The New York Times has responded to an angry letter written by Rev. Jeremiah Wright — more than a year ago. The letter resurfaced this past week, and it contains accusations of misrepresentation and “duplicitous behavior” on the part of the Gray Lady in reporting that Barack Obama had disinvited him from his official announcement for his presidential run. Wright had originally been scheduled to give the invocation, but Obama thought better of it, for reasons much better understood now than in March 2007.

The NYT’s political editor shrugs off Wright’s charges:

Ms. Kantor conducted herself professionally and honestly throughout her dealings with Mr. Wright. She did what any journalist would do: She brought the news he conveyed during the interview to the attention of her editors, including me. We decided to do what a newspaper does: to present that news to our readers, accurately, fairly and as quickly as possible. Ms. Kantor in no way misrepresented the nature or purpose of the interview; as soon as it was ready for publication, we published exactly the longer story we told Mr. Wright we were working on and that he referred to in his letter.

Putting aside the question of why a letter that is more than a year old is suddenly getting new circulation, it is worth noting that at no time has Mr. Wright challenged the accuracy of either story written by Ms. Kantor – both of which, given the events of the last several weeks, seem remarkably prescient about the potential political peril in the Obama-Wright relationship.

In a contest pitting the New York Times against Jeremiah Wright, it’s difficult to decide who to cheer. It’s like watching Saddam Hussein and Ayatollah Ruhollah Khomeini go to war. The best outcome is to have both of them lose credibility in equal measure.

However, the Times has the better argument here. If Wright didn’t expect Jodi Kantor to report on his exclusion from the Obama event, he either operated under extreme naiveté or flat-out foolishness. The profile that the Times actually published more than a month later might have seemed a little stinging to Wright at the time, but in retrospect, Kantor really missed the boat in a big way. Eleven months later, these passages seem extremely tame:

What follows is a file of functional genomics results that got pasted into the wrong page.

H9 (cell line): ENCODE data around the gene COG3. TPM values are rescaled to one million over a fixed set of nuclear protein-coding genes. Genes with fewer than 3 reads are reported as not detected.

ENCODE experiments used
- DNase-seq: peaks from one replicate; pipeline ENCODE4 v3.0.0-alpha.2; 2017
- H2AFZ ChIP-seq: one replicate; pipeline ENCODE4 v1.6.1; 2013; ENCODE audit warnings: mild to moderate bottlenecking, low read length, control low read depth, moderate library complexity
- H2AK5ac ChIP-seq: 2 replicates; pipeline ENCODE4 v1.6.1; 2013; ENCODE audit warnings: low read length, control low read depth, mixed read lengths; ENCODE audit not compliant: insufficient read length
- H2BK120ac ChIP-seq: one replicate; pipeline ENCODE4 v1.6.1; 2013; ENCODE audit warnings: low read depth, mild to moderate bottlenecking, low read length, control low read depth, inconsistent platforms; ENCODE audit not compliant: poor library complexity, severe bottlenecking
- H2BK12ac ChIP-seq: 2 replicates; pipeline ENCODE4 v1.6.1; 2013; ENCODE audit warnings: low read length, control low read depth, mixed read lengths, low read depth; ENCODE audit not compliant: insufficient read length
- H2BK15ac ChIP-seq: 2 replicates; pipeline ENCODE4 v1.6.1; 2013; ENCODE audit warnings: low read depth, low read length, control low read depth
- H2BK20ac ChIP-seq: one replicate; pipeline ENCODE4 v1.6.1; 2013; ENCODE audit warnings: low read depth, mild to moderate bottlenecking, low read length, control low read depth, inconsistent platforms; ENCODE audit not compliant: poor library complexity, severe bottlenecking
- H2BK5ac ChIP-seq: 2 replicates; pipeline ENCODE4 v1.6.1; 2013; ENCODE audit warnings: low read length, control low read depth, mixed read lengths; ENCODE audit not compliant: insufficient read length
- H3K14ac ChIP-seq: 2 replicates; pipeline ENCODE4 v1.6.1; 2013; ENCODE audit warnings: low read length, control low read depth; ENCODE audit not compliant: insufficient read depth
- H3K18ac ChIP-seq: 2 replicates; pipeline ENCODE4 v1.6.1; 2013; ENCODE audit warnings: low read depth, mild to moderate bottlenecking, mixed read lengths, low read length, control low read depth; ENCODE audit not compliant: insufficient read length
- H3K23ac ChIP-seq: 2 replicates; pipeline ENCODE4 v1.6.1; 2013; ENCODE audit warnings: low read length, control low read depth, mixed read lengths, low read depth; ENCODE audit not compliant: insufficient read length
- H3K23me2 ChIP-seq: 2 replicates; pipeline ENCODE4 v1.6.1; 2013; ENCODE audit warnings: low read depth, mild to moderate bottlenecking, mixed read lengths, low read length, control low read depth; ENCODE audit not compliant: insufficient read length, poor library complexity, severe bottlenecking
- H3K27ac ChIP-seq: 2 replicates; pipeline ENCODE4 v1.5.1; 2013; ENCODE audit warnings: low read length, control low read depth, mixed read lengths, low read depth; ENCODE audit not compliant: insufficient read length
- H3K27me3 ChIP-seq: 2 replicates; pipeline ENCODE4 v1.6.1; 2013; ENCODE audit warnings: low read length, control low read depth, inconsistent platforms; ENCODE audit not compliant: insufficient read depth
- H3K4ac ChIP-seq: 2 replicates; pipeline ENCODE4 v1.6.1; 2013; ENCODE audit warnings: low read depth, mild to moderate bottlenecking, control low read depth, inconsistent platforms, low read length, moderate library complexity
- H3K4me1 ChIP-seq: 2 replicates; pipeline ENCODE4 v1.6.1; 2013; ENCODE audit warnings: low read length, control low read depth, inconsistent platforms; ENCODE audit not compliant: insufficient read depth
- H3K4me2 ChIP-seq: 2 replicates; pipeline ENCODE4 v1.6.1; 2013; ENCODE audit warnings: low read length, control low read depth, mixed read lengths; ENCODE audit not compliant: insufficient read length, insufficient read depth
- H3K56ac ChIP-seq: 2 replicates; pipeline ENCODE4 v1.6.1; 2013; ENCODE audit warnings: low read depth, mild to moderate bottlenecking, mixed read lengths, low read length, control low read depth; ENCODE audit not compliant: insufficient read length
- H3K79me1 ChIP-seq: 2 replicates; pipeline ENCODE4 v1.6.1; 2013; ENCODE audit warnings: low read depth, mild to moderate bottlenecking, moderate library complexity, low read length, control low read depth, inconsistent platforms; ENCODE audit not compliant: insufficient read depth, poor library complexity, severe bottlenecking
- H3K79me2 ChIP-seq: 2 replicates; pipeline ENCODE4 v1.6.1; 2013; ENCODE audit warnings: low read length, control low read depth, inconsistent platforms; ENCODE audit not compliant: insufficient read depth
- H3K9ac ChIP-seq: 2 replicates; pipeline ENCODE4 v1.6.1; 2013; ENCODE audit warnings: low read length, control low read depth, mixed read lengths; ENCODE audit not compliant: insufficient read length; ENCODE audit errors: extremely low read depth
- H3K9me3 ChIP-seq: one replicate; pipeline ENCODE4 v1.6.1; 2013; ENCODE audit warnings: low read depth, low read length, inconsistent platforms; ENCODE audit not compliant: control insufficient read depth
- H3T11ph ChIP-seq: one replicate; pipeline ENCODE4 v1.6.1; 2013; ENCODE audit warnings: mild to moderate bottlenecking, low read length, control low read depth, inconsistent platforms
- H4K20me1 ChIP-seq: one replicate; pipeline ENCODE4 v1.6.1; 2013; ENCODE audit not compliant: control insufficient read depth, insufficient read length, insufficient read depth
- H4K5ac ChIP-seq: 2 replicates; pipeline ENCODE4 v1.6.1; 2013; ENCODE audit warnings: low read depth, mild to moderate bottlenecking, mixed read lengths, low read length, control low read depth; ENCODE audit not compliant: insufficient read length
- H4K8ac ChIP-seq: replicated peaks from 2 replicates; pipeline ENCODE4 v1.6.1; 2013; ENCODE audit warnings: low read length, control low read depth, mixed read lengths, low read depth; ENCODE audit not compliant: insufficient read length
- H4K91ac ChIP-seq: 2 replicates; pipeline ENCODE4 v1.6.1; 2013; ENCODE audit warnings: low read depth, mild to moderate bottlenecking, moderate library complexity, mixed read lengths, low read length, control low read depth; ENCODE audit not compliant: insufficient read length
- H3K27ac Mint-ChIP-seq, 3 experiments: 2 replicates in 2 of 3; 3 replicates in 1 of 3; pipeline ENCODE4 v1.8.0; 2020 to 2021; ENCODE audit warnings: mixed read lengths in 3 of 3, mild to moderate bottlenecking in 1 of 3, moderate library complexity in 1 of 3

Still, Mr. Obama was entranced by Mr. Wright, whose sermons fused analysis of the Bible with outrage at what he saw as the racism of everything from daily life in Chicago to American foreign policy. Mr. Obama had never met a minister who made pilgrimages to Africa, welcomed women leaders and gay members and crooned Teddy Pendergrass rhythm and blues from the pulpit. Mr. Wright was making Trinity a social force, initiating day care, drug counseling, legal aid and tutoring. He was also interested in the world beyond his own; in 1984, he traveled to Cuba to teach Christians about the value of nonviolent protest and to Libya to visit Col. Muammar el-Qaddafi, along with the Nation of Islam leader Louis Farrakhan. Mr. Wright said his visits implied no endorsement of their views. …

Mr. Wright preached black liberation theology, which interprets the Bible as the story of the struggles of black people, who by virtue of their oppression are better able to understand Scripture than those who have suffered less. That message can sound different to white audiences, said Dwight Hopkins, a professor at University of Chicago Divinity School and a Trinity member. “Some white people hear it as racism in reverse,” Dr. Hopkins said, while blacks hear, “Yes, we are somebody, we’re also made in God’s image.”

That’s about as close as Kantor ever got to the incendiary rhetoric offered by Wright. She apparently didn’t bother to research the videos and copies of sermons easily available, and so missed the exhortations that 9/11 was America’s “chickens coming home to roost”, that black people should sing “God Damn America”, and that the US had created HIV-AIDS as a tool for genocide against people of color. One wonders why Wright bothered to complain about the minor issue at hand while all of these political land mines remained just below the surface — and why Kantor and the Times never bothered to research Wright in more depth.

The entire national media missed the Wright Stuff, so it’s not entirely fair to hold the Times and Kantor solely responsible for the failure. However, the paper had a reporter assigned to the story, and clearly Kantor had an inkling of the kind of damage Wright could do to Obama’s campaign. Did the Times deliberately pull its punches, even after getting slapped by Wright over Kantor’s early reporting? And more to the point, did the Times pull its punches because Wright complained about their early coverage?